The surveys used magnetometry, a geophysical technique that detects archaeological features below the ground through the contrast between their magnetic field and those of adjacent sand. Although mud bricks usually show a strong contrast due to their high iron content, it was much lower than usual at Pherme because of the bricks’ high sand content. The geophysical survey, conducted by Tomasz Herbich (assisted by Artur Buszek and Jakub Ordutowski), covered a total area of 4 hectares and targeted areas that were densely populated with buildings only partially documented by the Swiss team. It aimed to confirm and expand upon the data collected through different and less precise methods in the earlier work.
The magnetometry survey of Pherme North covered a total area of 1.96 hectares and included several buildings and other features investigated by the Swiss team. It was able to confirm the general distribution of dwelling. However, the position of a few of the hermitages did not match the published map, with one (QH 14) in reality some 20 m south of its mapped location (fig. 2). Anomalous features noted by the Swiss team but without any architectural remains that would confirm them as belonging to buildings were also investigated. These were often associated with pot sherds, which show up well in magnetometry images because of their high iron content. Instead of buildings, they were probably the locations of middens for trash disposal.
Figure 2. Pherme North. Magnetometry map showing correct location of QH 14.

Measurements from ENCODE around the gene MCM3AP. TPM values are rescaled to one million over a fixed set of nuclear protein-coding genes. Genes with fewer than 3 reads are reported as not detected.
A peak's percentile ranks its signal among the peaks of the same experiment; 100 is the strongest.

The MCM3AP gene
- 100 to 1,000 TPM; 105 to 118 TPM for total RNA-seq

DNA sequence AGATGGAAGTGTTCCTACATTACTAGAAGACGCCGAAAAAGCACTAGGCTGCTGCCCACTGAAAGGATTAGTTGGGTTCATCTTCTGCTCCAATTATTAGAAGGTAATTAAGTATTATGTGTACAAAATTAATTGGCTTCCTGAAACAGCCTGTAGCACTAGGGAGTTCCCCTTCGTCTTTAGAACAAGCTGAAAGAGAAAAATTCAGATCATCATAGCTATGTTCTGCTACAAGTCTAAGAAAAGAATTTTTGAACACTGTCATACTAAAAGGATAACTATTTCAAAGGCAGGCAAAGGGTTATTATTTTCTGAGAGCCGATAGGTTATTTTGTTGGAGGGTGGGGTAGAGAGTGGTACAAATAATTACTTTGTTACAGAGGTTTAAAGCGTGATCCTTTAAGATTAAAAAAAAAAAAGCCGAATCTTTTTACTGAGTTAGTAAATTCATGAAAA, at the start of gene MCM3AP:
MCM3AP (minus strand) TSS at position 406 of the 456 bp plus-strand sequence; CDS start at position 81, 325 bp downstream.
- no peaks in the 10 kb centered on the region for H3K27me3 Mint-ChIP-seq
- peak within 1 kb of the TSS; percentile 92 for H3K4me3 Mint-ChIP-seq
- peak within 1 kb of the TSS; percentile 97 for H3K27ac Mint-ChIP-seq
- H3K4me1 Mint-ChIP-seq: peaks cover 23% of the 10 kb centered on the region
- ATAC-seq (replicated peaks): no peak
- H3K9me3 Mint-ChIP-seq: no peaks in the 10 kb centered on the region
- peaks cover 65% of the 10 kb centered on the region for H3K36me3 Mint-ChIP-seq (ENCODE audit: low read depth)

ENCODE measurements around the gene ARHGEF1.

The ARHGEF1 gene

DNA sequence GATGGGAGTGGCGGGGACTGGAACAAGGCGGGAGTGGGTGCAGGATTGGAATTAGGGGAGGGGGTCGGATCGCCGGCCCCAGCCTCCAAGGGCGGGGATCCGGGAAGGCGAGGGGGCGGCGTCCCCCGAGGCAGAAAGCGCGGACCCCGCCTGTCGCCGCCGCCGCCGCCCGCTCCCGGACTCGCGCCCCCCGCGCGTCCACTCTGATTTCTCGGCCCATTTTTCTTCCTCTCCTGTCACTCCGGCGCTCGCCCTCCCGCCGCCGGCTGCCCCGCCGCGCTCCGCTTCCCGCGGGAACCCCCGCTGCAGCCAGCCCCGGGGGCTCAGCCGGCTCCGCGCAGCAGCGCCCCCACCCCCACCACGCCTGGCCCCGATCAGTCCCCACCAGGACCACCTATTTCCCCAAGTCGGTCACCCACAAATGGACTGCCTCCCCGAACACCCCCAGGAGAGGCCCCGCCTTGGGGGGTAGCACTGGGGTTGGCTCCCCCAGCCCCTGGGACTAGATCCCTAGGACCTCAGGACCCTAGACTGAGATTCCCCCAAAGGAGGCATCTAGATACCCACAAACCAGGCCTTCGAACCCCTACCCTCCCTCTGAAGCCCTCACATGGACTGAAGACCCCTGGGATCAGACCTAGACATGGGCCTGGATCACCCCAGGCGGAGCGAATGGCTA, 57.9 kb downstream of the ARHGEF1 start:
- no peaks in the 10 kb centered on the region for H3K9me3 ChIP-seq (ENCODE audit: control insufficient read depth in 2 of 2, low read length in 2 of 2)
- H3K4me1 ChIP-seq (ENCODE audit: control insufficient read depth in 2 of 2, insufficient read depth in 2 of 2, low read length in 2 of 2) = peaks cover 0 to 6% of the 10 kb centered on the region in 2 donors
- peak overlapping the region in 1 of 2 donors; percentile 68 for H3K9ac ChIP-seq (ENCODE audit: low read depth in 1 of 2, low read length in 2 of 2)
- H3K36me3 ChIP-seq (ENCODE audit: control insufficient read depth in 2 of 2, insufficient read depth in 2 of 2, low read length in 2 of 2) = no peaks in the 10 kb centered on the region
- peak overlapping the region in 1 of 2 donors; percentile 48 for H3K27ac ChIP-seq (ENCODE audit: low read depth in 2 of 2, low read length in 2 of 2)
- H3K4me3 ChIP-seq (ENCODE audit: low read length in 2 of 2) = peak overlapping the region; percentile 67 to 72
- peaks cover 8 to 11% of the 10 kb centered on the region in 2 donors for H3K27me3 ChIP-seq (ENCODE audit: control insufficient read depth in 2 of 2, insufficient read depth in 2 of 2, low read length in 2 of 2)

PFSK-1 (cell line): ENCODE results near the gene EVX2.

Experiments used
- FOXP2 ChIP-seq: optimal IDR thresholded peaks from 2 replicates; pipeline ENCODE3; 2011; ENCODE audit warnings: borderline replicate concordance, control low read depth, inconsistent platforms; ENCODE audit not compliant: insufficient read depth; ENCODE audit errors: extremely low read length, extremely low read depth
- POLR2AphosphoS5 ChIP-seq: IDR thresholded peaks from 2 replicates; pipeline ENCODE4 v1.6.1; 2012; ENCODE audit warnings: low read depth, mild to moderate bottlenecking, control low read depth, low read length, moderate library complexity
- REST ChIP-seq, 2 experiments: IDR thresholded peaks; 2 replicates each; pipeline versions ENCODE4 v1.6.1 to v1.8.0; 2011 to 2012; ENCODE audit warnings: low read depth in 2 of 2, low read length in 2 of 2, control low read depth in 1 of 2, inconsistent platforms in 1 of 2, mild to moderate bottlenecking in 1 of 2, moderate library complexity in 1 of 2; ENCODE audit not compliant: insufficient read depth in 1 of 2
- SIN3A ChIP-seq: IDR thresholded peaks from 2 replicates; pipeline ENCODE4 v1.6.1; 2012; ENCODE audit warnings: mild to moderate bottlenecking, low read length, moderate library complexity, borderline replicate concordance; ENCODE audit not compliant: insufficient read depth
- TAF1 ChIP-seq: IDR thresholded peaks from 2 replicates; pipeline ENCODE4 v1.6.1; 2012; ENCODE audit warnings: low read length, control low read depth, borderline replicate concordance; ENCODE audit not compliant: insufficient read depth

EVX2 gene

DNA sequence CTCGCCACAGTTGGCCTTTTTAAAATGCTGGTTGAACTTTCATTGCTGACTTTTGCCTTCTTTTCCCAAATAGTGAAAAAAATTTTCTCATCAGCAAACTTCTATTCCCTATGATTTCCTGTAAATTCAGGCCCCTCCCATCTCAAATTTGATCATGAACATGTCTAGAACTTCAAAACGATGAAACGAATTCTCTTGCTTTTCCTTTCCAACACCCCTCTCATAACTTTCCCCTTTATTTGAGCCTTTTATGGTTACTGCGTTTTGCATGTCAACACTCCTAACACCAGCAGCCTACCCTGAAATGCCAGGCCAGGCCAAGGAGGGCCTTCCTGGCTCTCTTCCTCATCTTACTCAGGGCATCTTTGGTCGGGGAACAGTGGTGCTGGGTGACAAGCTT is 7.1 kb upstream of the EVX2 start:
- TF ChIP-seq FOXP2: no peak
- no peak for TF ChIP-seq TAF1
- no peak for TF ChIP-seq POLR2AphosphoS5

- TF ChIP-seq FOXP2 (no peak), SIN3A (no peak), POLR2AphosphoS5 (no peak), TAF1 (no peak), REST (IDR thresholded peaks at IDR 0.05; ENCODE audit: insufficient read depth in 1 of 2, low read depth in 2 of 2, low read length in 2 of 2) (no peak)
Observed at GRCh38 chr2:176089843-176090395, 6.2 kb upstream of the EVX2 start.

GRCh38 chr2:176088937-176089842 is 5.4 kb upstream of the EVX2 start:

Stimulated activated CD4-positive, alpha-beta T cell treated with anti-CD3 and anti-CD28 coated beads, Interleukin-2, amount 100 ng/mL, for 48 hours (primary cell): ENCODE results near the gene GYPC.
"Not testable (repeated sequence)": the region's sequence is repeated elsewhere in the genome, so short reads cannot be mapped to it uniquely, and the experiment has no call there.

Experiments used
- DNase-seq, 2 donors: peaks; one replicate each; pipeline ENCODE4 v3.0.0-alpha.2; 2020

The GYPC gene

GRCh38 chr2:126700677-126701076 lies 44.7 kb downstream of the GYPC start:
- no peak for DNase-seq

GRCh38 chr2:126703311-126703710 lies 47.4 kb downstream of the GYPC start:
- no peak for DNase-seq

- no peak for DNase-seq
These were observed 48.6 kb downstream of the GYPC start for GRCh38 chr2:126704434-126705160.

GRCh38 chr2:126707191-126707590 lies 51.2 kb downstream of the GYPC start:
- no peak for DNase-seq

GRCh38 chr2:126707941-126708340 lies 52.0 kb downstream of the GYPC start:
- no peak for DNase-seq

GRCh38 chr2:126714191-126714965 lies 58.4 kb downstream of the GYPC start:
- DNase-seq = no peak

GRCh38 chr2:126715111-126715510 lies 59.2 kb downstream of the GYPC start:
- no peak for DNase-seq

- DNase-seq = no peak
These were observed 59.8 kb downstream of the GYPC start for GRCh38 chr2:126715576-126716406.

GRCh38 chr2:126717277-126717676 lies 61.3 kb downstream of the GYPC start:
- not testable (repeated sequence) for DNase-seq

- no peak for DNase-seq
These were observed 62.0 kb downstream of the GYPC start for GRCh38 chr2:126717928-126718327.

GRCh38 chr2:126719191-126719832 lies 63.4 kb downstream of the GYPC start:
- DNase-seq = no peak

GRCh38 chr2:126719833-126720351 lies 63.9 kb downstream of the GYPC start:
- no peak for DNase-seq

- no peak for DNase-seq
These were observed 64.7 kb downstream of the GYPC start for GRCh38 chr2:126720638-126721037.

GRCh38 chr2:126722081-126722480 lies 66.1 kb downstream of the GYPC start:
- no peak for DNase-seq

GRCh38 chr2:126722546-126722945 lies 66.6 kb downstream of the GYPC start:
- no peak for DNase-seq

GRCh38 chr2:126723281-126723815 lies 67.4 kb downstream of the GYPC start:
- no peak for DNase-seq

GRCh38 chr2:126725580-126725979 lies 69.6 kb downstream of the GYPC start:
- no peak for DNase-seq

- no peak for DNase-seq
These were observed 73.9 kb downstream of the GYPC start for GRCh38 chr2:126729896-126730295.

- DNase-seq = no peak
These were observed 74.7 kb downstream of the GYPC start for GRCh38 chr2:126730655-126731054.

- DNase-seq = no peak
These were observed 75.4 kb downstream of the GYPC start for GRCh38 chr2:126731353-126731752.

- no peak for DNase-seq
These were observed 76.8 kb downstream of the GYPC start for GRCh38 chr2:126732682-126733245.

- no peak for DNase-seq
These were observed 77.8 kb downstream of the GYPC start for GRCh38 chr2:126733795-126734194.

At Pherme South (Qusûr ‘Éreima), the magnetometry survey covered 2.16 hectares in the center of this area (fig. 3). Here too, it was possible to update the position and extent of some of the buildings. Oval anomalies with relatively high or high magnetic values consistent with ovens or furnaces were also detected inside some of the hermitages. Those located in spaces interpreted as kitchens are likely to be ovens, but others may instead be large ceramic vessels or sherds that were used architecturally and embedded in the walls.
Figure 3. Pherme South. Location of magnetic survey.
Excavations by Darlene Brooks Hedstrom, with the assistance of Chrysi Kotsifou, Paul Dilley, and Christine Luckritz Marquis, focused on two mounds at Pherme South. Other archaeological activity at these locations included mapping by Dawn McCormack and the recording of ceramics and other materials by Gillian Pyke and Barbara Emmel. IT support was provided by Mark Brooks Hedstrom. The two mounds were selected for limited surface clearance in order to clarify their layout and investigate the nature of associated deposits and finds. The wall-tops were revealed at a depth of 5 cm below the surface, with evidence for wall collapse into the rooms. A deposit of fine grey ash inside one space suggests that this was a kitchen. The recovered pottery from both excavations was consistent with material found in these locations by the Swiss team.